Additionally, we will continue our work with law enforcement agencies and lawmakers to roll out legislation that will help reduce gun violence. One potential law on the horizon will enforce that all firearms seized from criminals will be entered into the AFS system so that they can be traced back to their source. Once we gain access to Los Angeles gun trace data, our team and our local crime guns partners will share this information with the public and coordinate organized legal and financial pressure against the most notorious California dealers to motivate the reformation of their dangerous business practices.
This is just the beginning. Everyone has a part to play in preventing gun violence in our communities, and we urge Los Angelenos and local community organizations to reach out to Steve Lindley (at [email protected]) to become part of the solution. Let's play, Los Angeles!
Written by the LA Street Vendor Campaign, a collaboration between ELACC, LURN, LA Food Policy Council, and Public Counsel, and provided to LA2050 as part of their mid-year report.
The second half of 2018 was monumental for the LA Street Vendor Campaign with the LA City Council's historic vote to legalize street vending in the City through a permit process. Just a couple months before the City of LA's vote, Governor Brown signed into law SB946 Safe Sidewalk Vending Act (Lara), which legalized vending statewide. These two significant milestones in the street vending movement came after nearly a decade of advocacy from thousands of street vendors and their supporters.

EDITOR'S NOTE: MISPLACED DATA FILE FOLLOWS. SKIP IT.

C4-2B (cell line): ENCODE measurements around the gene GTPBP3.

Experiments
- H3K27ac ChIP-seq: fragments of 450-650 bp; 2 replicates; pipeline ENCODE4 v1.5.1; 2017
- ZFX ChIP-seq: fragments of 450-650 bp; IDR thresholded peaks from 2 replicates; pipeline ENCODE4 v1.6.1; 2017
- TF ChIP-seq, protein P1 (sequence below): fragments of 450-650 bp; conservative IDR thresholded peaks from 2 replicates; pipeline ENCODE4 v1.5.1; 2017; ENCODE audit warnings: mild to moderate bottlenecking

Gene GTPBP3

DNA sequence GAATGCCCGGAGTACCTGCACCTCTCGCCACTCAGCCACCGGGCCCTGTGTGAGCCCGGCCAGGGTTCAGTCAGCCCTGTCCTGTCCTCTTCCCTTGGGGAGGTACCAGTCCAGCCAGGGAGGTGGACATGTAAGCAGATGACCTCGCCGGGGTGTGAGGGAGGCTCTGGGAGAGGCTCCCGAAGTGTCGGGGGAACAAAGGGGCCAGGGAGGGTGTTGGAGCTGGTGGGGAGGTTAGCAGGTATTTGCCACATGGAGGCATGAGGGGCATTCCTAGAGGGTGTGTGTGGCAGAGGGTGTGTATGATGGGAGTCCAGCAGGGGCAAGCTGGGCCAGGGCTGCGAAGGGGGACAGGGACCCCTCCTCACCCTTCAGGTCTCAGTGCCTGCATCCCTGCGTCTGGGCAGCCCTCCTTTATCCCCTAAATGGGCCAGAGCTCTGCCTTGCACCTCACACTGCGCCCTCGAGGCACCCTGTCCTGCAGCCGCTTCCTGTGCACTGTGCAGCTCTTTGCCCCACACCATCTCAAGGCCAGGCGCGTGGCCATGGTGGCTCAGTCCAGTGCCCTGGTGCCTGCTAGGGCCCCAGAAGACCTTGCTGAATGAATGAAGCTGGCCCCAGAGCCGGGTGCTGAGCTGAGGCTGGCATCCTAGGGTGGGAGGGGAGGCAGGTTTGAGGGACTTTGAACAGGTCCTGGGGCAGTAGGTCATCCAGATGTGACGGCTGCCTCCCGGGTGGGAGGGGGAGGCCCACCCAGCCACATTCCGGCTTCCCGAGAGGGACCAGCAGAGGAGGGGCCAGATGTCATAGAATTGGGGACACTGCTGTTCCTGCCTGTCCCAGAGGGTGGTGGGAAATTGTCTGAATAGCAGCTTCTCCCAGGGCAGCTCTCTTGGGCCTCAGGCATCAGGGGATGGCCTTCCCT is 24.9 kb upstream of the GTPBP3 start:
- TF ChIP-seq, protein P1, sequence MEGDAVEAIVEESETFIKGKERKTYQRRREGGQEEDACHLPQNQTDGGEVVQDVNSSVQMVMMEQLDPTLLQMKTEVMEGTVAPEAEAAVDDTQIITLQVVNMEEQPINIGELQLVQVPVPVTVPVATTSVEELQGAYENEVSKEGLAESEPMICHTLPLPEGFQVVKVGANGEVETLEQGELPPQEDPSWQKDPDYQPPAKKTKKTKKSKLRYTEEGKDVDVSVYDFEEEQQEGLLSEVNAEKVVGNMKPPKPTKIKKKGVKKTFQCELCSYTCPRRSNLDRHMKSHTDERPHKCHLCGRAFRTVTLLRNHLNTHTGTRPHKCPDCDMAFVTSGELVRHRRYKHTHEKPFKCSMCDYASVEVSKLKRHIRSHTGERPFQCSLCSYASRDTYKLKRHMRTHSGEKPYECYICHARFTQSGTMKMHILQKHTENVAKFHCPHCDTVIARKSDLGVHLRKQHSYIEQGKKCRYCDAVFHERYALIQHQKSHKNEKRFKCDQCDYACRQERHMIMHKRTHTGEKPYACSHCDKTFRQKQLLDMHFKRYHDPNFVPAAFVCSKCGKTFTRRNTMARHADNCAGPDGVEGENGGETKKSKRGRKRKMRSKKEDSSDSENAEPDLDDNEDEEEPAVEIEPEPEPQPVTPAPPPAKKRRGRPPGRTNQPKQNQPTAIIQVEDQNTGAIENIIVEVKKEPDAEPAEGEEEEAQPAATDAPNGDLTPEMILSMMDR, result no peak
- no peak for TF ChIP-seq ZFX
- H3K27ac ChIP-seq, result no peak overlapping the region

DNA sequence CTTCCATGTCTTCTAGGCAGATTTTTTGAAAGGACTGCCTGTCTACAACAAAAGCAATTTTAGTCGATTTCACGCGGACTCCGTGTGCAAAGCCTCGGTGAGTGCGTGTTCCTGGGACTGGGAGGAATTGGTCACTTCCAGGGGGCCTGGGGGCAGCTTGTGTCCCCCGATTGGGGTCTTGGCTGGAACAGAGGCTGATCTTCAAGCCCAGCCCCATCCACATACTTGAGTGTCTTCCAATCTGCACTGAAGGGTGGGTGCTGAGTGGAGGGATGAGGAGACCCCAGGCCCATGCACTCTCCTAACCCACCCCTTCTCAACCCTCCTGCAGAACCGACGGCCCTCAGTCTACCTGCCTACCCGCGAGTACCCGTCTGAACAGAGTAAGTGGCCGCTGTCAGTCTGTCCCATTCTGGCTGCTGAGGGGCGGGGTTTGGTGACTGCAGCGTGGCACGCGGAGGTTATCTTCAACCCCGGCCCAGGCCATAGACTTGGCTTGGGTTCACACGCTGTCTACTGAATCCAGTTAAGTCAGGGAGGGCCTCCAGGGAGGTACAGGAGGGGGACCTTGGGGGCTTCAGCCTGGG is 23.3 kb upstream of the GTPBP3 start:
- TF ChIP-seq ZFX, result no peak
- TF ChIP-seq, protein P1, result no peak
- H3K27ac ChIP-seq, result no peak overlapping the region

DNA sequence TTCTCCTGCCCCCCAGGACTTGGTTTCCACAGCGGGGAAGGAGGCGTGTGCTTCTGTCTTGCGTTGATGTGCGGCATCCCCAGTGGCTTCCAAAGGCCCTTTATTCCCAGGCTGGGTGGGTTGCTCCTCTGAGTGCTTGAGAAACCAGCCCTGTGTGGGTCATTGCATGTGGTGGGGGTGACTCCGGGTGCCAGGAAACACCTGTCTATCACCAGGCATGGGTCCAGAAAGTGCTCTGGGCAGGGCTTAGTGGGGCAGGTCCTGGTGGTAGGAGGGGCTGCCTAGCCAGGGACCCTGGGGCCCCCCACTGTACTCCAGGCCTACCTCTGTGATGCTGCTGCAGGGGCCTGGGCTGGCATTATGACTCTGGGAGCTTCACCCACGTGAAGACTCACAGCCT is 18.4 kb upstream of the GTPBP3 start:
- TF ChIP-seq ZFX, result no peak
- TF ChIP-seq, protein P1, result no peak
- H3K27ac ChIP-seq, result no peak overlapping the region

The impact of this legislation is huge. Over 50,000 street vendors operate in Los Angeles alone, representing a $504 million industry. Approximately 80 percent of street vendors are women of color who contribute to the rich, diverse street food landscape through the informal economy — and when allowed to do their work legally and safely — contribute to the vitality of their neighborhoods and LA as a whole.
The Los Angeles Street Vendor Campaign has always been about both protecting the rights and dignity of some of the most vulnerable workers in the city, and providing them with greater economic opportunity.
Our LA2050 activation has three main pathways to engage over 100,000 Angelenos in supporting a more inclusive economy. 1) dynamic public outreach campaign on social media informing Angelenos about street vending; 2) in person participation at public hearings, events and activities; 3) direct action by participating in a #supportLAstreetvendors #buycott.
We connected the #buycott to Small Business Saturday 2018, engaging 40,879 followers on twitter, Instagram, and Facebook. More than 400 street vendors, allies, and supporters filled the LA City Hall Chamber on November 28th, 2018 for the historic vote and then celebrated on City Hall South's steps, chanting “Si Se Pudo."
Through the in-person participation and social media activation led by campaign anchor partners East LA Community Corporation (ELACC), Leadership for Urban Renewal Network (LURN), Los Angeles Food Policy Council (LAFPC), and Public Counsel, over 40,000 Angelenos were activated and engaged in making their city a place where street vendors can thrive. The LA Street Vendor Campaign is reaching people across the country with nationwide coverage including the New York Times with a photo journal story: L.A. Street Sellers Outlawed No More.